The house was expensive, endless, and normally boring. Cheap 1990s fake-hardwood lofts, fake antique ceiling fans. But it was the time of the great competition, and every room was full with NBA stars. Shaq was downstairs, sprawled out on a sectional, but it was a discount Shaq—the Shaq from Minecraft.
The house thrummed with activity; I needed air. I went outside to the white-sand beach and sunny ocean beyond. As I walked to the shoreline, the small furry creature on my shoulder grew uneasy.
“Are we in Thailand?” I asked, gazing out at the lush columnar islets littering the waters. “I feel like I’ve seen these tiny islands in a movie—”
“No!” it said, its too-large eyes flashing neon. “This is the Sea of Transformation. You must be careful!”
I looked back at the house—something was happening on the teak porch, limbs were waving and a barking swarmed around them, but I couldn’t tell what it was, so I turned back to the sea. The outside of the house is teak, I thought, but everything inside is laminate. I waded into the sea until the water reached my chest, my lungs beginning to constrict.
“This is the point of no return,” the small furry creature said. “You must be mindful!”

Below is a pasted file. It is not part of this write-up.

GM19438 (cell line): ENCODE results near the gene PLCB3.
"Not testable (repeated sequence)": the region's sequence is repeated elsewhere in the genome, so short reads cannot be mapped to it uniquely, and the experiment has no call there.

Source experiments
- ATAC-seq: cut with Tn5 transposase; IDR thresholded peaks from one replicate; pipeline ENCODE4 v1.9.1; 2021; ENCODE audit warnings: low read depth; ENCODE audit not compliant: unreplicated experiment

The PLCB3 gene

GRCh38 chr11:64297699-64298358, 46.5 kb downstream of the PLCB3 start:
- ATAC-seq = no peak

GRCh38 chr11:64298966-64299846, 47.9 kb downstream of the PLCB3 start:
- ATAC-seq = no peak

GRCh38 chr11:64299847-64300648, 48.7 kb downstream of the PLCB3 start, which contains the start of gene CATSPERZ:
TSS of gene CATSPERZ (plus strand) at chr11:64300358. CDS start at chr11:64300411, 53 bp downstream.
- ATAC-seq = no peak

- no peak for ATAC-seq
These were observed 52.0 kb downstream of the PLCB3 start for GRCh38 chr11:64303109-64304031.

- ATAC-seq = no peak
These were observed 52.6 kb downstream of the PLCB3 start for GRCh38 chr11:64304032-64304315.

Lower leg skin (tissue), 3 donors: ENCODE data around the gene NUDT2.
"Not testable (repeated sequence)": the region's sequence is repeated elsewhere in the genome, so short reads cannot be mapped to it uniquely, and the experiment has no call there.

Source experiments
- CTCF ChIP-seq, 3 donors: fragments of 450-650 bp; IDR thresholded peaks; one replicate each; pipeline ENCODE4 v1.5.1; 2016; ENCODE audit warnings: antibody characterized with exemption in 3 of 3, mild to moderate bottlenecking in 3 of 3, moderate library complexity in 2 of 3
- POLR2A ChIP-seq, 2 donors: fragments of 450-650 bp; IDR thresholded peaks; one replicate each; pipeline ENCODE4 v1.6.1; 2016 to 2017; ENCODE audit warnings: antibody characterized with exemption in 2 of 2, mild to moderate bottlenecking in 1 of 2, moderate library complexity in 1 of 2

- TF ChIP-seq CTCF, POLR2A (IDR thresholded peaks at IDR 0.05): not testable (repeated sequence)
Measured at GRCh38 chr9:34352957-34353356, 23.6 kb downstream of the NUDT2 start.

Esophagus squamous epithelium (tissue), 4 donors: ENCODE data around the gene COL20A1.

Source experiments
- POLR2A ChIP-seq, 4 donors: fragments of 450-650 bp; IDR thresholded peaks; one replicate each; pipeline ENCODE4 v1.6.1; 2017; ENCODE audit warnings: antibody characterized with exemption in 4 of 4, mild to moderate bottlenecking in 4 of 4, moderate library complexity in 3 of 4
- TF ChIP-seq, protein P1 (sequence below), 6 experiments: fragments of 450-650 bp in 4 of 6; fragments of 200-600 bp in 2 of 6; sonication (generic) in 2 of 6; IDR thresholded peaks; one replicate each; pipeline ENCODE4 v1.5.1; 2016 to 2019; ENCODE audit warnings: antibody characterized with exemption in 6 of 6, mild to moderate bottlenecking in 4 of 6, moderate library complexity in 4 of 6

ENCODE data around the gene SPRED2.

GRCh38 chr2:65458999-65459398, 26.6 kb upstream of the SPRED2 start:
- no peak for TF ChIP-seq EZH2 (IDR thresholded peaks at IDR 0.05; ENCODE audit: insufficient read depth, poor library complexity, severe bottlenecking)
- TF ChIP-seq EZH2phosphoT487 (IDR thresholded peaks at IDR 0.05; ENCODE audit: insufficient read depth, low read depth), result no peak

I narrowed my eyes and became calm. As the waves curled toward me, every tiny edge of crust, every last water molecule, transformed. Foam became fish, the froth blossomed into anemones, sea cucumbers, jellyfish, green-blue shallows boiled up into blinding, violent light. What was once water writhed around me, its tidal movement now the groans of a vast singular organism.
“No!” I shouted. “No, no, no!”—and spontaneously found myself back on the porch, running into the house yelling “Murder! There’s been a murderrr!” But as I spoke the last word, my mouth slurred, and everything became hilarious, like it was a game. “Let’s find that dog!” I yelled. “The one that was barking!”
Kids spilled out of the rooms, ready to play. Nobody asked me about the murder, they only cared about the game, but I knew Shaq could help. He was now in the biggest living room, lounging in front of a 1990s-style laminate wood entertainment center, watching TV as he waited for the tournament to start.
Something was off about Shaq. His jersey was wrong, all steel gray, and the cold colors made him seem detached, adrift. Sensing my gaze, he laughed quietly. “You should try the front porch,” he said, his mood so somber the air around him felt weighted. He laughed again, sending a shiver zagging across my shoulders, and I hurried out to the front porch. I glanced around wildly—too wildly—and fell on my back. Looking up, I saw five glowing spheres hovering in geometric formation above me, just beneath the porch roof.
“Where’s the dog?” I asked. “And is he with Death? Or is the dog Death?”
“We are the ones transformed,” the spheres said. “But the dog—and Death—”
A vision of an enormous smile appeared in my head.
“Wait!” I begged. “I know who you were!”
But they flew away.
Geoff Wallace is a 55-year-old trapped in the body of an 18-year-old. His twin selves are at work on many projects at once. He likes shelving picture books at Powell’s in Portland, Oregon.